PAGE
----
From these horrors there followed a revulsion to the other extreme. Unless ordered by higher authority for political reasons to sack a particular town or to pillage a particular district, the soldiers were rigidly kept in hand, rationed by their own supply officers and hanged or flogged if at any moment an outbreak of the old vices made the example necessary. After 1648 there were very few districts in Middle Europe that could support an army for even a few days, and the burden of their sustenance had to be distributed over a larger area. Thus, at the mere rumour of an army's approach, the peasantry fled with all their belongings into the fortified places, armies soon came to be supplied from "magazines," which were filled either by contract from the home country or by inducing the peasantry --by means of good conduct and cash payments-- to bring their produce to market. These magazines were placed in a strong place, and if one was not available, a siege had to be undertaken to meet the demand. Moreover, soldiers in Marlborough's time were not as easily obtained as in the Thirty Years' War, and they had to be housed and fed comfortably enough to make it worth their while to stay with the colours instead of deserting. From these and similar conditions there grew up a system of supply and transport usually called the " magazine system," under which an army was bound, under penalty of dissolution, to go no farther than seven marches from the nearest fortress, two days from the nearest field bakery, and so on. When an 18th-century army foraged for itself it was because the regular supply service was interrupted, i.e. when it was in extremis. But the relative rarity of wars in the i8th century, the habit of demanding nothing from the inhabitants of the country traversed by an army, and the virtual exclusion of the people from the prince's quarrels, gave Europe a century's respite in which to recover from the drain of the Thirty Years' War. And therefore, when the French Revolution came, the attempts of the armies of old Europe to suppress it without robbing a single Frenchman of a loaf of bread proved futile, and soon the national army created by the Revolution, unencumbered by tents, magazines and supply trains, swept over southern Germany and Italy. The Revolutionary armies differed indeed from those of the old wars in this, that they did not devastate wantonly, nor did they murder for the sake of loot. But they were merciless in their exactions, and, moreover, the tides of their invasions flowed in particular channels, so that the greater part of the invaded country escaped. This had a considerable, sometimes even a predominant, influence on the strategy pursued, a retreat along their own lines of communication being often in fact avoided by the French as being the worst fate that could befall them. Napoleon, however, systematized the wasteful and irregular requisitioning that his predecessors had introduced, and in his hands the supply service, like all else connected with the art of war, underwent a thorough reform. His strategy[1] in the offensive passed through two distinct stages-- (a) the swift and sudden descent into the theatre of war, and (b) the close grouping of his armies in view of the decisive blow. The first stage was characterized by extraordinarily swift movement, complete independence of all trains (other than the reserves of ammunition) and thorough exploitation of the food resources of the traversed zone. If the troops suffered, as well as the inhabitants, this did not shake the emperor's purpose in the slightest. If all the disorders which are the natural consequence of ill-regulated requisitioning --that is, marauding-- cost the army 50,000 men, he had foreseen the loss and taken 50,000 men more than he needed for the battle. But the second stage, which as a rule involved three or four days' occupation, without considerable movement, of a restricted area, required other measures of supply. In this the army lived upon magazines, which were filled from the captured supply trains from the available supplies in the area, and from the resources accumulated in requisitioned vehicles close to the head of the routes followed in the first period. These resources were collected in the towns within this concentration area, and placed "out of reach of an insult" (that is, made safe against raiders) with a garrison and field works to supplement the town walls and gates. From this centre of operations Napoleon never allowed himself to be severed, whereas to the preservation of the route between France and that centre of operations he gave very little thought and assigned few or no troops, and most of the confusion of strategical thought since his time has been due to the general failure to perceive the essential distinction, in Napoleonic practice, between a centre of operations and a "base."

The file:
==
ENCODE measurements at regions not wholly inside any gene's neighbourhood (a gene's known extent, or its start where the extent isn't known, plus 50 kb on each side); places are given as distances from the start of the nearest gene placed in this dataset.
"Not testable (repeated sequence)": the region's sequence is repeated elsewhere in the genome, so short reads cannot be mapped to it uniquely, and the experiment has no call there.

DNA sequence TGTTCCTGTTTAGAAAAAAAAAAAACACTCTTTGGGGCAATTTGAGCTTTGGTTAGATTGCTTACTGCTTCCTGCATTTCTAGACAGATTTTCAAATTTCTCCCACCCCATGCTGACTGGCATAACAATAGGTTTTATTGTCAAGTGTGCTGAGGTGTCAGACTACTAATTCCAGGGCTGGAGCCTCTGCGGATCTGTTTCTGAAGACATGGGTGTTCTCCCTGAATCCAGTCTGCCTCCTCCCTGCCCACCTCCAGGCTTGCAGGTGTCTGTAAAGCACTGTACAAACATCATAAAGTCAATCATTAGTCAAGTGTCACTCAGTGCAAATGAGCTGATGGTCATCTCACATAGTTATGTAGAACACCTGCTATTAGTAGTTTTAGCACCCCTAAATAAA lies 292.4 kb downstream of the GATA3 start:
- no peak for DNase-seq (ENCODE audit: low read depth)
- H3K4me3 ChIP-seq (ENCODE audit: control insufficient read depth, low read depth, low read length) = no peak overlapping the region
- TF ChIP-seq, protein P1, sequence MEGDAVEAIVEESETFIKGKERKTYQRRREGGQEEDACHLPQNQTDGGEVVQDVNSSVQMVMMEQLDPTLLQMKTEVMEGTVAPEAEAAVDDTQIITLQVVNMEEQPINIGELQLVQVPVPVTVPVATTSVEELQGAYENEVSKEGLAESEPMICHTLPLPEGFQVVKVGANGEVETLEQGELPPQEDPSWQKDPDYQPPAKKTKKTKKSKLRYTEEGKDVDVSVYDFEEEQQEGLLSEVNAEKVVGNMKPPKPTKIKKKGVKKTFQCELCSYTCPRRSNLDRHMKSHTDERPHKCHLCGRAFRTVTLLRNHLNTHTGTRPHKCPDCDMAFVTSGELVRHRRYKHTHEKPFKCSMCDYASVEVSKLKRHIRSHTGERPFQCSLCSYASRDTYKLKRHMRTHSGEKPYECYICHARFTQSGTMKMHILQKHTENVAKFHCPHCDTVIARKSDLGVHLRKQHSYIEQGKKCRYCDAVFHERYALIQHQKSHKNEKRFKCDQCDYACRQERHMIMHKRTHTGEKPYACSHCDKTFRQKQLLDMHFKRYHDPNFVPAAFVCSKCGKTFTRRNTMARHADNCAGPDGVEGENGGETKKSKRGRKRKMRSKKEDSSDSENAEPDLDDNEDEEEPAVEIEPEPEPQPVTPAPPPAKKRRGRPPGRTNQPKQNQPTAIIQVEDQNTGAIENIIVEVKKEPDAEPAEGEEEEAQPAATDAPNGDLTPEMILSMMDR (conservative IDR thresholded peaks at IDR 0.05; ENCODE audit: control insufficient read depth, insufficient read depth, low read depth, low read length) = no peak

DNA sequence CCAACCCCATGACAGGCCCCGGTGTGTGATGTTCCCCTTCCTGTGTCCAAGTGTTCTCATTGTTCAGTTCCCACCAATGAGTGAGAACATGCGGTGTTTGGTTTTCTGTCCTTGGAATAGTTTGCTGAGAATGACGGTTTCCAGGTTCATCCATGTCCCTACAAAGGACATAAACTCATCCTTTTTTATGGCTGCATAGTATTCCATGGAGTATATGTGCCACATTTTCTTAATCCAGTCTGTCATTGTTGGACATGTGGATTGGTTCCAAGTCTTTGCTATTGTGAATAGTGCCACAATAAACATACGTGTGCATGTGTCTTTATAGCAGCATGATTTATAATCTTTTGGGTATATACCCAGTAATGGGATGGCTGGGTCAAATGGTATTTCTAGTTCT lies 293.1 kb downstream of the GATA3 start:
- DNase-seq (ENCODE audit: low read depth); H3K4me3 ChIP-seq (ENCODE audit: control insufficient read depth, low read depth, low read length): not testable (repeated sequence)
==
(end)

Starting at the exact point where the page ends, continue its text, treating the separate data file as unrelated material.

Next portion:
In the 19th century, however, there came the inevitable reaction. Purely political wars, and the consequent indifference of the inhabitants to the operations of war, produced as before a return to the system of cash payments and convoy supply, especially in the Austrian army. As regards Europe the introduction of railways enormously facilitated the supply and transport service, and campaigns were neither as barren nor as prolonged as they had been under the old conditions. The French and British armies did not, at least to the same extent, wage political wars, but their ceaseless colonial warfare imposed upon them the magazine and convoy system, and habituated them to it. The French, in 1870, stood still in the midst of the rich fields of Lorraine, and as a prolonged halt is fatal to the system of living on the country, it would have failed, even had it been tried. The Germans, on the other hand, levied requisitions, civilian transport, and contributions in money in accordance with Napoleonic tradition, though (owing to the existence of railways) with much less than Napoleonic severity. Their system has been accepted as the best for European warfare by all the great powers, whose organizations and methods of transporting and issuing supplies are the same in principle.